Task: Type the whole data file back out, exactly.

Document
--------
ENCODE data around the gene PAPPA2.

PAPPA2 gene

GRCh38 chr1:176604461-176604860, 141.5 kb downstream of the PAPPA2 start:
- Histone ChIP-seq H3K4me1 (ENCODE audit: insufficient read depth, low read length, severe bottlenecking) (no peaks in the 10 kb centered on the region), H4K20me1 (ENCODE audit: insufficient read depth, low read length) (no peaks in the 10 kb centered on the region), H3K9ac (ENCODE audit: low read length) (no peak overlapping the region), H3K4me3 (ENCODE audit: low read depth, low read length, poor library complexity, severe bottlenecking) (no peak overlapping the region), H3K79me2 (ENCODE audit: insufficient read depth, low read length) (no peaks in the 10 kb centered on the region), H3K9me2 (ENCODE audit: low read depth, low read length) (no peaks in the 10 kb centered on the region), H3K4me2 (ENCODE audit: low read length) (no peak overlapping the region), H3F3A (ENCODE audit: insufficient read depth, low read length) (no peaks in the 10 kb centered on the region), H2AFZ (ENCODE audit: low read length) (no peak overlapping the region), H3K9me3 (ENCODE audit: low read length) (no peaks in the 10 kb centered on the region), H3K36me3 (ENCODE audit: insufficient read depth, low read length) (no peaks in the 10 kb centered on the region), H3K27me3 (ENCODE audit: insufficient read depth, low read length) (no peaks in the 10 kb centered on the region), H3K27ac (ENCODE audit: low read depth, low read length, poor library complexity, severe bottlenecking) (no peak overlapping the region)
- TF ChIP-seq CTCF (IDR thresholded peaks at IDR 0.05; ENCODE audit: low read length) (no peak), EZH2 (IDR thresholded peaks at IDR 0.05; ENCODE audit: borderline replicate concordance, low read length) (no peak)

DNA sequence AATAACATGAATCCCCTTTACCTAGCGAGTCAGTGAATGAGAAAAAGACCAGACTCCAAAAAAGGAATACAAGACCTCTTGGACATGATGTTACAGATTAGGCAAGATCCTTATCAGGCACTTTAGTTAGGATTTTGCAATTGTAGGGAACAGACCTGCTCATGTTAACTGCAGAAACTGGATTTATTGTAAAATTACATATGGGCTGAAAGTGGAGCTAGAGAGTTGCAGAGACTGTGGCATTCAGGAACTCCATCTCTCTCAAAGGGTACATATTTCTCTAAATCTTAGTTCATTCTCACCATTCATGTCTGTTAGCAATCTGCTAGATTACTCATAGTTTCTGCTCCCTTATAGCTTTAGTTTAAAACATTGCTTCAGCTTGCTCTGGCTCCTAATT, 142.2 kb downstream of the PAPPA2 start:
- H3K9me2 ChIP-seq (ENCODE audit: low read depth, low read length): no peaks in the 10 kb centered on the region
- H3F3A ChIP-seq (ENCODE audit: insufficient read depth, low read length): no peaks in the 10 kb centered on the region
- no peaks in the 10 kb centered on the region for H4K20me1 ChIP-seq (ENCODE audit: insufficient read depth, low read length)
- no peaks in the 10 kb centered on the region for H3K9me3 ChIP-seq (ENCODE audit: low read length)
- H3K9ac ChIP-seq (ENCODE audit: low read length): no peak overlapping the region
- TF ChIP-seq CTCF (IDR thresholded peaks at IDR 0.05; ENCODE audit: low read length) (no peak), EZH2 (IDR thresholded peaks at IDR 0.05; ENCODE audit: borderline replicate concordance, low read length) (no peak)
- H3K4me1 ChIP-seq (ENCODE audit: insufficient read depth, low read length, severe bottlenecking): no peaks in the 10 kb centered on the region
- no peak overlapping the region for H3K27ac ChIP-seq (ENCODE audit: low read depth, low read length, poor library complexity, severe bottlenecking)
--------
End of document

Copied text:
ENCODE data around the gene PAPPA2.

PAPPA2 gene

GRCh38 chr1:176604461-176604860, 141.5 kb downstream of the PAPPA2 start:
- Histone ChIP-seq H3K4me1 (ENCODE audit: insufficient read depth, low read length, severe bottlenecking) (no peaks in the 10 kb centered on the region), H4K20me1 (ENCODE audit: insufficient read depth, low read length) (no peaks in the 10 kb centered on the region), H3K9ac (ENCODE audit: low read length) (no peak overlapping the region), H3K4me3 (ENCODE audit: low read depth, low read length, poor library complexity, severe bottlenecking) (no peak overlapping the region), H3K79me2 (ENCODE audit: insufficient read depth, low read length) (no peaks in the 10 kb centered on the region), H3K9me2 (ENCODE audit: low read depth, low read length) (no peaks in the 10 kb centered on the region), H3K4me2 (ENCODE audit: low read length) (no peak overlapping the region), H3F3A (ENCODE audit: insufficient read depth, low read length) (no peaks in the 10 kb centered on the region), H2AFZ (ENCODE audit: low read length) (no peak overlapping the region), H3K9me3 (ENCODE audit: low read length) (no peaks in the 10 kb centered on the region), H3K36me3 (ENCODE audit: insufficient read depth, low read length) (no peaks in the 10 kb centered on the region), H3K27me3 (ENCODE audit: insufficient read depth, low read length) (no peaks in the 10 kb centered on the region), H3K27ac (ENCODE audit: low read depth, low read length, poor library complexity, severe bottlenecking) (no peak overlapping the region)
- TF ChIP-seq CTCF (IDR thresholded peaks at IDR 0.05; ENCODE audit: low read length) (no peak), EZH2 (IDR thresholded peaks at IDR 0.05; ENCODE audit: borderline replicate concordance, low read length) (no peak)

DNA sequence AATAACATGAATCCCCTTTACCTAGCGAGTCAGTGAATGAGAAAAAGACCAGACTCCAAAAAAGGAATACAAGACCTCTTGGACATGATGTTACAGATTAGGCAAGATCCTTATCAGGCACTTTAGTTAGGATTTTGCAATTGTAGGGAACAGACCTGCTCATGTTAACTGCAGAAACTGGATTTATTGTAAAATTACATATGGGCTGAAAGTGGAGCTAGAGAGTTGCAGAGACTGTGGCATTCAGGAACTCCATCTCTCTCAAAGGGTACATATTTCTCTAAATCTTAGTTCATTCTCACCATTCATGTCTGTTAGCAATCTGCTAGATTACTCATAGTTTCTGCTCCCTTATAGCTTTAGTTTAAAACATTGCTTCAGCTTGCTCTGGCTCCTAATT, 142.2 kb downstream of the PAPPA2 start:
- H3K9me2 ChIP-seq (ENCODE audit: low read depth, low read length): no peaks in the 10 kb centered on the region
- H3F3A ChIP-seq (ENCODE audit: insufficient read depth, low read length): no peaks in the 10 kb centered on the region
- no peaks in the 10 kb centered on the region for H4K20me1 ChIP-seq (ENCODE audit: insufficient read depth, low read length)
- no peaks in the 10 kb centered on the region for H3K9me3 ChIP-seq (ENCODE audit: low read length)
- H3K9ac ChIP-seq (ENCODE audit: low read length): no peak overlapping the region
- TF ChIP-seq CTCF (IDR thresholded peaks at IDR 0.05; ENCODE audit: low read length) (no peak), EZH2 (IDR thresholded peaks at IDR 0.05; ENCODE audit: borderline replicate concordance, low read length) (no peak)
- H3K4me1 ChIP-seq (ENCODE audit: insufficient read depth, low read length, severe bottlenecking): no peaks in the 10 kb centered on the region
- no peak overlapping the region for H3K27ac ChIP-seq (ENCODE audit: low read depth, low read length, poor library complexity, severe bottlenecking)